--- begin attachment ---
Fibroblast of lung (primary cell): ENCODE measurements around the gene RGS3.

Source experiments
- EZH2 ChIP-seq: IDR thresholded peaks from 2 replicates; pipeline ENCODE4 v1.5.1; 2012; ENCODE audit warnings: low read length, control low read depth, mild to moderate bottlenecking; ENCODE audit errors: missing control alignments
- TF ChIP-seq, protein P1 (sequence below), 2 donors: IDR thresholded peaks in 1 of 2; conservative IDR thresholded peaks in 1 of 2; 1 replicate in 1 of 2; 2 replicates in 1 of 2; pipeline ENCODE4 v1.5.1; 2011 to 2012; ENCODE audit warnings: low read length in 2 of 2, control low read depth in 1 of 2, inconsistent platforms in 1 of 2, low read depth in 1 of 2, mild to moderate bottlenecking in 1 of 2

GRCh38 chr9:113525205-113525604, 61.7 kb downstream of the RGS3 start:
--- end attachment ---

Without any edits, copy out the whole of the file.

Fibroblast of lung (primary cell): ENCODE measurements around the gene RGS3.

Source experiments
- EZH2 ChIP-seq: IDR thresholded peaks from 2 replicates; pipeline ENCODE4 v1.5.1; 2012; ENCODE audit warnings: low read length, control low read depth, mild to moderate bottlenecking; ENCODE audit errors: missing control alignments
- TF ChIP-seq, protein P1 (sequence below), 2 donors: IDR thresholded peaks in 1 of 2; conservative IDR thresholded peaks in 1 of 2; 1 replicate in 1 of 2; 2 replicates in 1 of 2; pipeline ENCODE4 v1.5.1; 2011 to 2012; ENCODE audit warnings: low read length in 2 of 2, control low read depth in 1 of 2, inconsistent platforms in 1 of 2, low read depth in 1 of 2, mild to moderate bottlenecking in 1 of 2

GRCh38 chr9:113525205-113525604, 61.7 kb downstream of the RGS3 start: